Is the Video Privacy Protection Act a New Weapon Against Consumers? | | Foley Hoag LLP – Security, Privacy and Law | So Good News

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[Author: Adam Aguirre]

On September 19, 2022, the Massachusetts District Court denied Boston Globe Media Partners LLC’s motion to dismiss the consumer lawsuit. The lawsuit is one of 47 filed since February 2022 against various companies, each based on the company’s use of Meta’s Pixel tracking tool.

Boston Globe Media Partners is “a multi-media group that delivers news, entertainment, and commentary across brands and platforms”; one of those platforms is the subscription site, bostonlobe.com. The Plaintiff in this case alleges that in order for them to register at bostonglobe.com, they were required to disclose their personally identifiable information (PII). Specifically, the Plaintiff’s group alleged that the Globe improperly obtained and disclosed subscriber information by taking a “Facebook Tracking Pixel – a piece that ‘tracks people and their activities’ by recording what subscribers write and post. A record of what happened on Facebook.” Ambrose v. Boston Globe Media Partners LLC, 2022 US Dist. LEXIS 168403 (D.Mass., Sept. 19, 2022). The plaintiffs also argued that the disclosures violated the federal Video Privacy Protection Act (VPPA), a law that requires companies to obtain informed consent from consumers to release their personal information.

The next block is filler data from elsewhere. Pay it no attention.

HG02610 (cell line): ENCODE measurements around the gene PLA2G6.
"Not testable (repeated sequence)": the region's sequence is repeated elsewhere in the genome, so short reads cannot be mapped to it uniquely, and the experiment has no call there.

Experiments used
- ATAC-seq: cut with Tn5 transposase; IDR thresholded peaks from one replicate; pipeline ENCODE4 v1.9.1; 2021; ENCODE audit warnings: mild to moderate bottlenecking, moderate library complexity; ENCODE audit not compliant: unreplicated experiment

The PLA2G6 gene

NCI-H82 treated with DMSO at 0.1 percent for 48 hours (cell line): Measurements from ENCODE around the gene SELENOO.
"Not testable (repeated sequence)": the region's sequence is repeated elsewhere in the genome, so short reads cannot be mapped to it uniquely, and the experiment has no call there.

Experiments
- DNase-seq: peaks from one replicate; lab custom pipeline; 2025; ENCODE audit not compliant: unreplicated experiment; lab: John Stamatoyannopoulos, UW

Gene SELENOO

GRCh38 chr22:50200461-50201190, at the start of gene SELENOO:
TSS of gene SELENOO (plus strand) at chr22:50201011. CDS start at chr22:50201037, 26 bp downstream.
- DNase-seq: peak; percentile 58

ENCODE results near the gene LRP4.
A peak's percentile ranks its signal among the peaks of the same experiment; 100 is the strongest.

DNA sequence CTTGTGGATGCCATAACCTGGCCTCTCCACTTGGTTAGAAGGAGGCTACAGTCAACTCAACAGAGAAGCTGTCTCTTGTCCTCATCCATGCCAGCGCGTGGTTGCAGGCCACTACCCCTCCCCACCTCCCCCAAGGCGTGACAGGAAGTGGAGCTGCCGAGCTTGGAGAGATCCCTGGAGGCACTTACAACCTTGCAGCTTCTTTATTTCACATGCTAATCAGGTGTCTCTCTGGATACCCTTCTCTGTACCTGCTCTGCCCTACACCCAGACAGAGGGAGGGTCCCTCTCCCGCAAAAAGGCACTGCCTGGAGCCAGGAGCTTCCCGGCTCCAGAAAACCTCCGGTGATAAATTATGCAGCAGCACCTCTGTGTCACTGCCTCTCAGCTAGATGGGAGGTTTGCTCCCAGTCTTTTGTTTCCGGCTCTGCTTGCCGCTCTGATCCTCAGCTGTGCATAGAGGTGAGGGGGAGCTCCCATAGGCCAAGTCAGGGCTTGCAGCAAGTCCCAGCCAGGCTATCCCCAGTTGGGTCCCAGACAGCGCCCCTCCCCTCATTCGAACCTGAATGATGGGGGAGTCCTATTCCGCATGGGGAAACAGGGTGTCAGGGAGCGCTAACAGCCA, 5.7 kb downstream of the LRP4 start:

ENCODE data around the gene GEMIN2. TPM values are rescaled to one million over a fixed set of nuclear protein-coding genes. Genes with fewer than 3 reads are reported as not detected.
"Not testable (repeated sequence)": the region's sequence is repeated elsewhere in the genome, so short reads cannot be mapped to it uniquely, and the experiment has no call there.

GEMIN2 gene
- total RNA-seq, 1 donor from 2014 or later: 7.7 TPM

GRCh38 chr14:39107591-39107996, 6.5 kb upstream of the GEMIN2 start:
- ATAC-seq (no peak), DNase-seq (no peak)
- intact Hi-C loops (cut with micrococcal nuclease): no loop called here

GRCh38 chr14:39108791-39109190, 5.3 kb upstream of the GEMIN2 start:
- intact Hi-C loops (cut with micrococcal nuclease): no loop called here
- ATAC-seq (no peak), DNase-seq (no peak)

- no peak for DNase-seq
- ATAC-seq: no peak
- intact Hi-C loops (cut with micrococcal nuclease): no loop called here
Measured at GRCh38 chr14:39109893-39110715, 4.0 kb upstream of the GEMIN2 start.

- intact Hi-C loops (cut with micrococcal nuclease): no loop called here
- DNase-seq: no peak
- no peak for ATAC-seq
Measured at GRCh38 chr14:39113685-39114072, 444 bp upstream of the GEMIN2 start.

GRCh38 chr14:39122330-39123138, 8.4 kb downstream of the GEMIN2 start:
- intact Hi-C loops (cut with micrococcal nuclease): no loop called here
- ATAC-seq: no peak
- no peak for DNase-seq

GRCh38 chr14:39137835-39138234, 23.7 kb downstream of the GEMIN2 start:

In order to make a claim under the VPPA, plaintiffs “must allege that ‘the agent on the videotape . . . knowingly disclosed . . . .'[d]for each person, personally identifiable information about the buyer of such provider. In re Nickelodeon Consumer Privacy Litig., 827 F.3d 262, 279 (3d Cir. 2016). The VPPA defines a “video tape dealer” as “any person, engaged in business, or involved in domestic or foreign trade, rental, sale, or transfer of pre-recorded video tapes or visual aids.” 18 USC § 2710(a)(4). And PII is defined by the VPPA as “information that identifies whether an individual has requested or received video materials or services from a videotape service provider.” 18 USC § 2710(a)(3). In this case against Globe, the judge found that the plaintiffs clearly stated that they wanted help, which shows that: (1) Globe is in the business of providing videos to them. subscribers; (2) disclosed PII, including the subscriber’s Facebook ID, email address, first and last name, mailing address, and videos the subscriber viewed; and (3) Globe video subscribers are consumers under the law. Ambrose, 2022 US Dist. LEXIS 168403 at *5-6.

There has been a rise in lawsuits against companies for using the Meta tracking tool under the VPPA; This suggests that plaintiffs’ attorneys may try to stretch the VPPA deeper than Congress intended. Congress passed the VPPA in 1988, after a news agency obtained a list of movies that Robert Bork’s family had rented from a movie rental store — without Bork’s permission — during his tenure on the Supreme Court. Plaintiffs’ lawyers now want to use the VPPA to stop companies from disclosing information about their online viewing (and punish those who do).

When a Ambrose The court denied the Globe’s motion to dismiss, it is not certain that the Plaintiff’s VPPA claim will prevail. Of the 47 proposed VPPA suits to date, five have been voluntarily dismissed. Many other cases did not reach the recognition stage. But criminals are big. The VPPA gives consumers the right to take action, and the potential damages can be substantial. 18 USC § 2710(c)(1). Awards can include actual damages (though not less than $2,500 per injured party), punitive damages, attorney’s fees, and other legal costs. 18 USC § 2710(c)(2)(A)-(C). Given that the class of plaintiffs may include hundreds of thousands of consumers, companies that access consumer data have reason to closely monitor VPPA claims.

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